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‘Overseas Indians must build bridges with other ethnic groups’

Overseas Indians should become a bridge between various ethnic groups among whom they live, says a Sri Lankan of Indian origin who has been elected president of the GOPIO.

india Updated: Dec 26, 2007 23:20 IST

Overseas Indians should venture beyond fighting for their ethnic rights and become a bridge between various ethnic groups among whom they live, says PP Devaraj, a Sri Lankan of Indian origin who has been elected president of the Global Organisation of People of Indian Origin (GOPIO).

"Indians settled overseas should harmonise their ethnic identity with the diversity around them," Devaraj, who was elected president at the ninth convention of GOPIO at Kuala Lumpur December 15, said in an interview.

"They will have to take a holistic view of their problems. In fact, all parties will have to look at particular issues from several angles. They have to take into account the need to remedy ethnic inequalities, the reality of globalisation and international concerns, and the need to address the interests and concerns of the dominant communities," he said.

"The Indian diaspora should help maintain ethnic harmony in the host societies while fighting for its own identity and rights."

GOPIO should get the youth to carry this message, says the 74-year-old former Sri Lankan minister, long associated with the Ceylon Workers Congress (CWC), a plantation sector trade union cum political party of the Indian origin Tamils.

Devaraj plans to get youth from various ethnic groups to come together in camps to enable them to discover and appreciate each other's culture and thoughts. He wants to organise a camp in Sri Lanka for Malaysian youth with representatives of the three major communities in Malaysia — Malays, Chinese and Indians. Such interactions, he believes, will help ease the tension now seen between the Indians and Malays in that country.

Devaraj feels that people of Indian origin in Malaysia, while fighting for their legitimate rights, should find ways of living in harmony with the dominant Malays. And the Malays, in turn, must find ways of accommodating the Indians, mostly Tamils.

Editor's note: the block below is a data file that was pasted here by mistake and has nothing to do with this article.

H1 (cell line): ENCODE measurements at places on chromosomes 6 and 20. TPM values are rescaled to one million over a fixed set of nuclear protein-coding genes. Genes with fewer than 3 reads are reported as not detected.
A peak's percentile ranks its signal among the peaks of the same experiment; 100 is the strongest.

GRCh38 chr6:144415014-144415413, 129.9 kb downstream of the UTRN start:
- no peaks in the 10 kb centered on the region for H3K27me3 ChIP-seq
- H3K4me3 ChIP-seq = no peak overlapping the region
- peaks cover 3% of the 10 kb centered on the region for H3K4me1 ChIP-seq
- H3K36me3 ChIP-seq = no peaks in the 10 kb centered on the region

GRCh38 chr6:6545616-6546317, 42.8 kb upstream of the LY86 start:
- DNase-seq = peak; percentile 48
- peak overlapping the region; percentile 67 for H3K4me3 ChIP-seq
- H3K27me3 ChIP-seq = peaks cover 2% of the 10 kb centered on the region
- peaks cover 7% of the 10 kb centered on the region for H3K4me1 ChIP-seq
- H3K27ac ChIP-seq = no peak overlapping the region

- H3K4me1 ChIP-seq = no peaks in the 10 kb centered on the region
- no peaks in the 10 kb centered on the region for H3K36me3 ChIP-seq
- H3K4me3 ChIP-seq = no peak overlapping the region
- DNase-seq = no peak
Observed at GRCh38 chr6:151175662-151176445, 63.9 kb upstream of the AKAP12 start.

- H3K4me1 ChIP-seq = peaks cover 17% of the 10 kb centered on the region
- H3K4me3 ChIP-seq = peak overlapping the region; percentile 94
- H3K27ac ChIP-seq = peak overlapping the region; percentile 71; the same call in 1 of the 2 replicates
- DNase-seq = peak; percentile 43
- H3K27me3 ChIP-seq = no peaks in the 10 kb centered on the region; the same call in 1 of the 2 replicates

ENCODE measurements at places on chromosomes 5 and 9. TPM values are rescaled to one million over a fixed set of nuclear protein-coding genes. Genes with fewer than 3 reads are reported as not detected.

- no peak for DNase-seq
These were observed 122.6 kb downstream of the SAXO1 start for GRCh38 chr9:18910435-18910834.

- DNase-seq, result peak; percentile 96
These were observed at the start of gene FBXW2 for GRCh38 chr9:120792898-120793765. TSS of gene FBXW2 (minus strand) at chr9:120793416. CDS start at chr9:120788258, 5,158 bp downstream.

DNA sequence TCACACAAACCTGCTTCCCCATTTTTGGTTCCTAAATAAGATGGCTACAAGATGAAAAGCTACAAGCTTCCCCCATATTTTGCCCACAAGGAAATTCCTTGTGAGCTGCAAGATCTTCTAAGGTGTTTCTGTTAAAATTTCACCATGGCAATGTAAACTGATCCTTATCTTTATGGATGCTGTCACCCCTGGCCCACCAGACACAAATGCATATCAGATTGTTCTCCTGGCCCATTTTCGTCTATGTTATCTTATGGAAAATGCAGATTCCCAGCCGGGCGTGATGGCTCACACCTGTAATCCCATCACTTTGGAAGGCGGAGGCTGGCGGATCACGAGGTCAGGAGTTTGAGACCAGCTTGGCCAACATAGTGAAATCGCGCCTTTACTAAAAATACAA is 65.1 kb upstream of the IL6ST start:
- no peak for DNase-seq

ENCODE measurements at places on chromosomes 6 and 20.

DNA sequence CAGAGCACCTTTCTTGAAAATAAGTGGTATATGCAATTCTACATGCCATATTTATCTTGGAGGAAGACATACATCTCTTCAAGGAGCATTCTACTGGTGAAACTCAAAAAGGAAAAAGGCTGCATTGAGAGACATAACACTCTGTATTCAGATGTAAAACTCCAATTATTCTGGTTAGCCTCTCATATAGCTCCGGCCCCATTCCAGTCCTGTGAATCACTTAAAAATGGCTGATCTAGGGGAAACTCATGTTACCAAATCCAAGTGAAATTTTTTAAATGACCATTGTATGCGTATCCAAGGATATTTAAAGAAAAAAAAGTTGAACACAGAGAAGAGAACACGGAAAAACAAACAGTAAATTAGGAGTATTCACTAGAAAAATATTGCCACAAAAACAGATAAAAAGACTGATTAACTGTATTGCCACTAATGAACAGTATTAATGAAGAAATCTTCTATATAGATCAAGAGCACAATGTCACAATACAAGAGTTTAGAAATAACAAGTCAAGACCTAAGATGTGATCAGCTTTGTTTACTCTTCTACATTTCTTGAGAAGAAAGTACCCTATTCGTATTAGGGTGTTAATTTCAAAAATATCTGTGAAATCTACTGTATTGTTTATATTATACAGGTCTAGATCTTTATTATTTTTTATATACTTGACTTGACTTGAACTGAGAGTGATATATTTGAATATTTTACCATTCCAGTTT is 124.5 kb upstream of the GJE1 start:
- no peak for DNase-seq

"To make this possible, the Malaysian government must set up an independent committee, where people can air their grievances without fear. GOPIO can render assistance to the committee, using its worldwide resource pool. Other countries could take up the issue through quiet diplomacy," he said.

Devaraj laments that communities in Sri Lanka do not think beyond their own ethnicity. No effort is made to empathise with other ethnic groups. As a result, antagonisms have grown but not understanding.

"When I was in parliament, I used to participate in discussions even on matters which did not directly relate to the people of Indian origin. By such participation I was able to build bridges with members of other communities, which could be used to further the cause of the Indian origin Tamils," he said.

Devaraj added that the 25 million people of Indian origin across the globe would have to get close to each other and not be content with establishing or strengthening ties with India, and GOPIO is meant to facilitate the interaction.

"I plan to bring scholars, researchers, artistes and others together regularly. Under the aegis of GOPIO, some good papers have already been published," he said.

A founder of the Foundation for Community Transformation (FCT), Devaraj is keen that the Indian diaspora should not forget its past, even if it was very unpleasant as in the case of communities that went overseas as indentured labour in the 19th century.